Bernoulli's inequality

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An illustration of Bernoulli's inequality, with the graphs of and shown in red and blue respectively. Here,

In real analysis, Bernoulli's inequality (named after Jacob Bernoulli) is an inequality that approximates exponentiations of 1 + x.

The inequality states that

for every integer r ≥ 0 and every real number x ≥ −1. If the exponent r is even, then the inequality is valid for all real numbers x. The strict version of the inequality reads

for every integer r ≥ 2 and every real number x ≥ −1 with x ≠ 0.

There is also a generalized version that says for every real number r ≥ 1 and real number x ≥ -1,

while for 0 ≤ r ≤ 1 and real number x ≥ -1,

Bernoulli's inequality is often used as the crucial step in the proof of other inequalities. It can itself be proved using mathematical induction, as shown below.


Jacob Bernoulli first published the inequality in his treatise “Positiones Arithmeticae de Seriebus Infinitis” (Basel, 1689), where he used the inequality often.[1]

According to Joseph E. Hofmann, Über die Exercitatio Geometrica des M. A. Ricci (1963), p. 177, the inequality is actually due to Sluse in his Mesolabum (1668 edition), Chapter IV "De maximis & minimis".[1]

Proof of the inequality[edit]

For r = 0,

is equivalent to 1 ≥ 1 which is true as required.

Now suppose the statement is true for r = k:

Then it follows that

By induction we conclude the statement is true for all r ≥ 0.


The exponent r can be generalized to an arbitrary real number as follows: if x > −1, then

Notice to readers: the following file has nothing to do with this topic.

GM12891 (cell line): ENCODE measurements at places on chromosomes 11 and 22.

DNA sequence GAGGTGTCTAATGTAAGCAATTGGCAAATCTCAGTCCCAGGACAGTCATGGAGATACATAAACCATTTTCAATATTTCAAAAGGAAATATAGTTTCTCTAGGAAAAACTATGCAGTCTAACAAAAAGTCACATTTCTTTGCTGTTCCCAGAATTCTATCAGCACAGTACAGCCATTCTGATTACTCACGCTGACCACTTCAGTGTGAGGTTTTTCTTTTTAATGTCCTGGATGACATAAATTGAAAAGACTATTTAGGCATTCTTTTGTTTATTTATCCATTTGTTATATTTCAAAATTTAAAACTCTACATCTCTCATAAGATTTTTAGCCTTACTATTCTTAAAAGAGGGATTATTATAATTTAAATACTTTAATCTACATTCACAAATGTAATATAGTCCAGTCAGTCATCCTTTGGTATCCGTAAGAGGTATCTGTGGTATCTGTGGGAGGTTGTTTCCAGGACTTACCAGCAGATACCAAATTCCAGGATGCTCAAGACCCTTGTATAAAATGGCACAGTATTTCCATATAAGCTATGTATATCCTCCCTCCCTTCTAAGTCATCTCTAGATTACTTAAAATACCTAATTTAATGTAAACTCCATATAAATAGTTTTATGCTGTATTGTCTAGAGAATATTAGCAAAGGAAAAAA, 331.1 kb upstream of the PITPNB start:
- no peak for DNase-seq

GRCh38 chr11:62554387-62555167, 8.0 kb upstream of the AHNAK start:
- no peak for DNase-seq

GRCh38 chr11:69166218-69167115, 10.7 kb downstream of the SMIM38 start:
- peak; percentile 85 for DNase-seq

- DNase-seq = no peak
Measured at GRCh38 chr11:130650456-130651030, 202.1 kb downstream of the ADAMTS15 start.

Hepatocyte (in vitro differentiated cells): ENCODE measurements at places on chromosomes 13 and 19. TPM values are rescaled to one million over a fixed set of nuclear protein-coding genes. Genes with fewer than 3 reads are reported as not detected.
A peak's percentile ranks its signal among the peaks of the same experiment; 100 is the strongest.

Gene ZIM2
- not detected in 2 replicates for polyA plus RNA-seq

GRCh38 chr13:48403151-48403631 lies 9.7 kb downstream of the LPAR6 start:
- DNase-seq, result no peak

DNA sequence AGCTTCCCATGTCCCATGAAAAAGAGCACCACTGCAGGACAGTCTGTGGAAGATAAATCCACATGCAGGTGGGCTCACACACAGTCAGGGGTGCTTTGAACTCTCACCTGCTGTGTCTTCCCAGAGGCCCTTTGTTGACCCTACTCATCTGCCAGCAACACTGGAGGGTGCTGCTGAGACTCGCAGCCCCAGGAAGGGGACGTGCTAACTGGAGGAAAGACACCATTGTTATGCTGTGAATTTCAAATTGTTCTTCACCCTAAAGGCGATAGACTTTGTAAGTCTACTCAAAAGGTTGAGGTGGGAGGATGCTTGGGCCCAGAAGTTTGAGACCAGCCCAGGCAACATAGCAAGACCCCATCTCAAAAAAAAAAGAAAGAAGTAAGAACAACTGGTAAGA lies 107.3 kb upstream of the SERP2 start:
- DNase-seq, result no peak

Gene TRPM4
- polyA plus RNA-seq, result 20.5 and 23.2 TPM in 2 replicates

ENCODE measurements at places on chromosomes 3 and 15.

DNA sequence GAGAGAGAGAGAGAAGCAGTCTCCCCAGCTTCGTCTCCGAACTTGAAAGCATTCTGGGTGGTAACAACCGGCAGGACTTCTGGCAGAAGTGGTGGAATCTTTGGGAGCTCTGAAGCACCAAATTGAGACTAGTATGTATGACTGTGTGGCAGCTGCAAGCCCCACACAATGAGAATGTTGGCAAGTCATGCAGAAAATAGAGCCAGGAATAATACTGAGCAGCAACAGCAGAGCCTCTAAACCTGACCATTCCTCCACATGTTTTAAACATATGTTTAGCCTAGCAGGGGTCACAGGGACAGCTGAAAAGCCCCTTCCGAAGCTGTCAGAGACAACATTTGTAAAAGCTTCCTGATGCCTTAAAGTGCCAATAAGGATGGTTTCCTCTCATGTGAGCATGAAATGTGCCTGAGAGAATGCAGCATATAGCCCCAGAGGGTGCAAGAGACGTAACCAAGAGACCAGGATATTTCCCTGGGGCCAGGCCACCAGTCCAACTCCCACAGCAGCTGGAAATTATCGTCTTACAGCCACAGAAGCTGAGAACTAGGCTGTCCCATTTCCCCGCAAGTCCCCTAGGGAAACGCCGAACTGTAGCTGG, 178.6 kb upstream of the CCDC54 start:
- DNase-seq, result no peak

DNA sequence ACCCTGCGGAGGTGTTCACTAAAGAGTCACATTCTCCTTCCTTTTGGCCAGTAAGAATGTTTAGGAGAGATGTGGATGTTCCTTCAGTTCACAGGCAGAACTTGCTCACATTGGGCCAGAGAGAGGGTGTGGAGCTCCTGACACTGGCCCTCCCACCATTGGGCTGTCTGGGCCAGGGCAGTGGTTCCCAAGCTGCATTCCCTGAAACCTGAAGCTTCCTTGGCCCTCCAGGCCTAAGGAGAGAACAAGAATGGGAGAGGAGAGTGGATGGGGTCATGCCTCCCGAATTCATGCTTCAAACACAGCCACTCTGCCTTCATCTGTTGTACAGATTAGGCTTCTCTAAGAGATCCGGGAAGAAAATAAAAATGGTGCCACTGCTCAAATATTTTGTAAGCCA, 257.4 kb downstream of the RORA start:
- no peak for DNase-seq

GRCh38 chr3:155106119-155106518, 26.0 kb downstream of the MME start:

for r ≤ 0 or r ≥ 1, and

for 0 ≤ r ≤ 1.

This generalization can be proved by comparing derivatives. Again, the strict versions of these inequalities require x ≠ 0 and r ≠ 0, 1.

Related inequalities[edit]

The following inequality estimates the r-th power of 1 + x from the other side. For any real numbers xr > 0, one has

where e = 2.718.... This may be proved using the inequality (1 + 1/k)k < e.

Alternative form[edit]

An alternative form of Bernoulli's inequality for and is:

This can be proved (for integer t) by using the formula for geometric series: (using y=1-x)

or equivalently

Alternative Proof[edit]

Using AM-GM

An elementary proof for can be given using Weighted AM-GM.

Let be two non-negative real constants. By Weighted AM-GM on with weights respectively, we get

Note that


so our inequality is equivalent to

After substituting (bearing in mind that this implies ) our inequality turns into

which is Bernoulli's inequality.

Using Binomial theorem

(1) For x > 0, Obviously,


(2) For x = 0, it is obvious that

(3) For −1 ≤ x < 0, let y = −x, then 0 < y ≤ 1

Replace x with −y, we have

Also, according to the binomial theorem,


Notice that

Therefore, we can see that each binomial term is multiplied by a factor , and that will make each term smaller than the term before.

For that reason,


Replace y with −x back, we get

Notice that by using binomial theorem, we can only prove the cases when r is a positive integer or zero.



  • Carothers, N.L. (2000). Real analysis. Cambridge: Cambridge University Press. p. 9. ISBN 978-0-521-49756-5. 
  • Bullen, P. S. (2003). Handbook of means and their inequalities. Dordercht [u.a.]: Kluwer Academic Publ. p. 4. ISBN 978-1-4020-1522-9. 
  • Zaidman, S. (1997). Advanced calculus : an introduction to mathematical analysis. River Edge, NJ: World Scientific. p. 32. ISBN 978-981-02-2704-3. 

External links[edit]